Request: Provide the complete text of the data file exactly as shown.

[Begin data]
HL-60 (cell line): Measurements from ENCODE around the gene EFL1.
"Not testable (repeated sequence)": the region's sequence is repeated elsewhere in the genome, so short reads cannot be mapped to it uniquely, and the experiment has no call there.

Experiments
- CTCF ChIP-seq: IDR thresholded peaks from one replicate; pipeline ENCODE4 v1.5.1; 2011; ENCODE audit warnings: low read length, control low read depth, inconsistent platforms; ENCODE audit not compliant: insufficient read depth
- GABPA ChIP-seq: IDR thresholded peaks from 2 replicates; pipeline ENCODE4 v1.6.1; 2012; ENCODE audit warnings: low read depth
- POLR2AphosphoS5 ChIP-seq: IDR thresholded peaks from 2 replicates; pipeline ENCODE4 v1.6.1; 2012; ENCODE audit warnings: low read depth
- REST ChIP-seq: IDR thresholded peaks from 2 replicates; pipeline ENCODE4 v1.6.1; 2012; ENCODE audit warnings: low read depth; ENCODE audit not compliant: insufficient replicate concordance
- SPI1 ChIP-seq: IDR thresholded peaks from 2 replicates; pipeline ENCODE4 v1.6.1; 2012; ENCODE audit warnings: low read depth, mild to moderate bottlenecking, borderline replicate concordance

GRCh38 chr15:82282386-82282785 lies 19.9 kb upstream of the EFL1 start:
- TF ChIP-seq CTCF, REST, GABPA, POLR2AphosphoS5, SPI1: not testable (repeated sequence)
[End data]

HL-60 (cell line): Measurements from ENCODE around the gene EFL1.
"Not testable (repeated sequence)": the region's sequence is repeated elsewhere in the genome, so short reads cannot be mapped to it uniquely, and the experiment has no call there.

Experiments
- CTCF ChIP-seq: IDR thresholded peaks from one replicate; pipeline ENCODE4 v1.5.1; 2011; ENCODE audit warnings: low read length, control low read depth, inconsistent platforms; ENCODE audit not compliant: insufficient read depth
- GABPA ChIP-seq: IDR thresholded peaks from 2 replicates; pipeline ENCODE4 v1.6.1; 2012; ENCODE audit warnings: low read depth
- POLR2AphosphoS5 ChIP-seq: IDR thresholded peaks from 2 replicates; pipeline ENCODE4 v1.6.1; 2012; ENCODE audit warnings: low read depth
- REST ChIP-seq: IDR thresholded peaks from 2 replicates; pipeline ENCODE4 v1.6.1; 2012; ENCODE audit warnings: low read depth; ENCODE audit not compliant: insufficient replicate concordance
- SPI1 ChIP-seq: IDR thresholded peaks from 2 replicates; pipeline ENCODE4 v1.6.1; 2012; ENCODE audit warnings: low read depth, mild to moderate bottlenecking, borderline replicate concordance

GRCh38 chr15:82282386-82282785 lies 19.9 kb upstream of the EFL1 start:
- TF ChIP-seq CTCF, REST, GABPA, POLR2AphosphoS5, SPI1: not testable (repeated sequence)